Scientific research in DRIVERS on advocacy for health equity has been published in a leading US health systems journal, the Milbank Quarterly.
Led by EuroHealthNet, this work aimed to consolidate existing knowledge of advocacy for health equity, which is dispersed widely across the academic and grey literature, across disciplines, and is contained in a variety of different kinds of publications. Advocates previously had no synthesis of this knowledge to draw upon to inform their efforts.
As a result, EuroHealthNet carried out a systematic review of the academic literature and fixed-length systematic search of the grey. The results of the search which were analysed and synthesised by using a heuristic representation of advocacy for health equity (the "Six Dimensions of Advocacy for Health Equity"), developed jointly with the European Anti-Poverty Network, Business in the Community and Eurochild.
The review shows that the policy world is complex and that scientific evidence is unlikely to be conclusive in the making of decisions policy. Timely qualitative, interdisciplinary, and mixed-methods research may be particularly valuable in advocacy efforts. The potential impact of evidence can be increased by “packaging” it using methods of knowledge transfer and translation. Increased contact between researchers and policy makers could improve the uptake of research in policy processes. Researchers can play a role in advocacy efforts, though health professionals and disadvantaged people, who have direct contact with - or experience of - hardship, can be particularly persuasive in advocacy efforts. Different types of advocacy messages can accompany evidence, but messages should be tailored to the target group. Advocates need to take advantage of “windows of opportunity”, which open and close quickly, and demonstrate expertise and credibility. For this reason, dedicated advocacy organisations that have the resources and experience required to advocate could play a leading role in advocacy efforts, bridging the ‘worlds’ of science, practice and policy.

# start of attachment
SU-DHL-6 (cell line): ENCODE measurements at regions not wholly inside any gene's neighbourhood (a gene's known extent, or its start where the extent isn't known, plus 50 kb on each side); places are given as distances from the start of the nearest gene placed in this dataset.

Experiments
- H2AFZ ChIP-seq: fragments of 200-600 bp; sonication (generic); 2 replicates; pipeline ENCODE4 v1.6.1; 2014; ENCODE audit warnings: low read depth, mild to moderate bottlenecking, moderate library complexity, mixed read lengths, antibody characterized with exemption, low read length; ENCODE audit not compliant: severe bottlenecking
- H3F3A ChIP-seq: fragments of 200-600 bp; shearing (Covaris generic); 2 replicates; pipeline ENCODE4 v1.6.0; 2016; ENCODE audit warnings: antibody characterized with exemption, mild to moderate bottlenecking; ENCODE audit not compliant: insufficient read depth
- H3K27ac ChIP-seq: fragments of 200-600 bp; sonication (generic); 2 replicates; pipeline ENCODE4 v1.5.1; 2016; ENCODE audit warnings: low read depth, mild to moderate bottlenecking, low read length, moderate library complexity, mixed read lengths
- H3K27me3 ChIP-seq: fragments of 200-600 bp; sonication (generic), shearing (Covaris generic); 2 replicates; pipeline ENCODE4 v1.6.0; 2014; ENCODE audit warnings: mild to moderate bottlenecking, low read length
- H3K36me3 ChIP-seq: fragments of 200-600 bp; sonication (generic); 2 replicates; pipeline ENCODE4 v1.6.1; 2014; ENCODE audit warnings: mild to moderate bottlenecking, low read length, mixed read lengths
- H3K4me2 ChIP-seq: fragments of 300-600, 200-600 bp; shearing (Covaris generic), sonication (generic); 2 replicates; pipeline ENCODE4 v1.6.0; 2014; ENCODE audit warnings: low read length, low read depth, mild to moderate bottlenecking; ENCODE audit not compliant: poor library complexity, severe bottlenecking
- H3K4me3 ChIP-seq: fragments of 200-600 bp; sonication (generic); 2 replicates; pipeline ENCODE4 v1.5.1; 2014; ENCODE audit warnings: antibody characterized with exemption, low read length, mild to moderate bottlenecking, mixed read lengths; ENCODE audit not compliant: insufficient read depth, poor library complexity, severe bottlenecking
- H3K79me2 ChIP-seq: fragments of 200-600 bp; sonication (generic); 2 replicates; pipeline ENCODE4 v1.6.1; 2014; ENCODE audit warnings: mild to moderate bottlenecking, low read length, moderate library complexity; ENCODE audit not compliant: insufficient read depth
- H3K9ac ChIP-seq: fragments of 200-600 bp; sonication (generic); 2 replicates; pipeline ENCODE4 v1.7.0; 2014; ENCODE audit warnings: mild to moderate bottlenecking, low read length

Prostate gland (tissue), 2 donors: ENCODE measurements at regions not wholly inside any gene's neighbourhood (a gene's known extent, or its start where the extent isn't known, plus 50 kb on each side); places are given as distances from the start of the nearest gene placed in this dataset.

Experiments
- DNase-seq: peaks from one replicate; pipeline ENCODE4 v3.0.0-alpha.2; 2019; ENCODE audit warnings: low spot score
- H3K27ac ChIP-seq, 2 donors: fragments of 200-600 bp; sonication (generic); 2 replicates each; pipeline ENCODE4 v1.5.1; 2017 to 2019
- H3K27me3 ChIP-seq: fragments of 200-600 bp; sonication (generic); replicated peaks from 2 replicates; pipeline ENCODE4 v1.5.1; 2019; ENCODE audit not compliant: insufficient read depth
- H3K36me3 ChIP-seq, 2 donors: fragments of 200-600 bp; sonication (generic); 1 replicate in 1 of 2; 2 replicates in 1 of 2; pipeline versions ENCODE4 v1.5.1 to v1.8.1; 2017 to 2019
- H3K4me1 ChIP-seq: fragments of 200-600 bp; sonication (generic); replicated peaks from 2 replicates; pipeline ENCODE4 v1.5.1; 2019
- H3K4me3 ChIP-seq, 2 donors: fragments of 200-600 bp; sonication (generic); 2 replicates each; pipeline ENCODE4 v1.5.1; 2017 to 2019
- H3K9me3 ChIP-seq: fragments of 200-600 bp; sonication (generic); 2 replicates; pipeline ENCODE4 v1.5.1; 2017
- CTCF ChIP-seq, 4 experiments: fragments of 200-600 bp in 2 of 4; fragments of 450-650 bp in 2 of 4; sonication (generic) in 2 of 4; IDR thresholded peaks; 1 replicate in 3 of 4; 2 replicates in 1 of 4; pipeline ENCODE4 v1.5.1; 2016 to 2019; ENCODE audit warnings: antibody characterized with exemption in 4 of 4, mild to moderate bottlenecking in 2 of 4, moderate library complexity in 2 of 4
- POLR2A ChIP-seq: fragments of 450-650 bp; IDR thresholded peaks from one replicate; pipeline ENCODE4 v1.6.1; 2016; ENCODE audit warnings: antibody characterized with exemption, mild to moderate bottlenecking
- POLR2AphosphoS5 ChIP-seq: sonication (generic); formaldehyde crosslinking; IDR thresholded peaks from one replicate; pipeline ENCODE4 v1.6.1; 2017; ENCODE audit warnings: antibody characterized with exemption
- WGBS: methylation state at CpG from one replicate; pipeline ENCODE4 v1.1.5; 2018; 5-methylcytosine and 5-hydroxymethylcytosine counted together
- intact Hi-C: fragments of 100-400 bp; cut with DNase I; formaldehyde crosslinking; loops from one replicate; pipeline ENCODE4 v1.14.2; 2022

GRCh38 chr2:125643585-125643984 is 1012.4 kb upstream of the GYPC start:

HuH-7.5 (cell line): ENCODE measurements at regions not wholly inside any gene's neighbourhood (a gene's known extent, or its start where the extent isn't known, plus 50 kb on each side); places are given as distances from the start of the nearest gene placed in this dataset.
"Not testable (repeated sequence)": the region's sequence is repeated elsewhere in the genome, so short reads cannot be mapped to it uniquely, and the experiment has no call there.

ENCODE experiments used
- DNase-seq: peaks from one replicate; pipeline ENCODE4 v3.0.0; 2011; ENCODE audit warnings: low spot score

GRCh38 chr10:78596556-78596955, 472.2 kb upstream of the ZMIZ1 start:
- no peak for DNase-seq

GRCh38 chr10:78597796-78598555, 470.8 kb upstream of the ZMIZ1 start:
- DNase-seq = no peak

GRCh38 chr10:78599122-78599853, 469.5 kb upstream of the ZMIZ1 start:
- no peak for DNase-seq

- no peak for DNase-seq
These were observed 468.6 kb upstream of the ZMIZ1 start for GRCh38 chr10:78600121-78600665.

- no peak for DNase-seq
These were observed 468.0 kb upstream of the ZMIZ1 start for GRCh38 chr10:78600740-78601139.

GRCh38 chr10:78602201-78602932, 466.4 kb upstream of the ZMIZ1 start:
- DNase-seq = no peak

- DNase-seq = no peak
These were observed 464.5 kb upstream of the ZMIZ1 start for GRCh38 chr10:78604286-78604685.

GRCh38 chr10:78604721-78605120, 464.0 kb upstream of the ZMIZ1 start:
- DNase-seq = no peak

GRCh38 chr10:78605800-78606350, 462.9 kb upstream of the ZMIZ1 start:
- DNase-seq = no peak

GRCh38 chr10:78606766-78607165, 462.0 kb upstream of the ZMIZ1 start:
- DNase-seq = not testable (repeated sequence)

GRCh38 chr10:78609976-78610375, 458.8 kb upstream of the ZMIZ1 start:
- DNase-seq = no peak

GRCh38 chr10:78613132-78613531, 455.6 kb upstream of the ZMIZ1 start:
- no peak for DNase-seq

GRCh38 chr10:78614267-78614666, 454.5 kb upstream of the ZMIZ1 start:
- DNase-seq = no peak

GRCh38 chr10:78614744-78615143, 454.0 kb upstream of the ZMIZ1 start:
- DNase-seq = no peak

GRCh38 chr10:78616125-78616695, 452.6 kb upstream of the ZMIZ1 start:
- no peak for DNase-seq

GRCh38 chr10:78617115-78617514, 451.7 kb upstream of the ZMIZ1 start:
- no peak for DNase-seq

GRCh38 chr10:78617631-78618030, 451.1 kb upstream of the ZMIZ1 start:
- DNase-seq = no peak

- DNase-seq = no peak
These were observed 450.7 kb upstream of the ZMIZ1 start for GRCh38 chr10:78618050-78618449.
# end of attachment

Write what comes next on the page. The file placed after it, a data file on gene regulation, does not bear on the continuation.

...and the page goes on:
One surprise finding was the emphasis on barriers that hamper advocacy efforts in the academic literature. The most frequently cited was the current political and economic zeitgeist (variously termed 'market fundamentalism', 'market justice', 'neo-classical economics' and 'neoliberalism') and related public opinion, which tends to blame disadvantaged people for their ill health. Other barriers identified included biomedical approaches to health, market-led reforms of higher education, academic difficulties or reluctance to advocate and political short-termism. Several papers suggested means of overcoming these barriers, including long-term actions to raise public awareness and understanding of the SDH, training health professionals in advocacy or human rights, and bringing students concerned with the determinants of health into closer contact with those experiencing hardship as part of their studies.
The review provided a useful building block for later research on advocacy within DRIVERS: five case studies on advocacy and development of the toolkit on advocacy for health equity.
In addition, the findings helped inform the how the project disseminated and presented its results.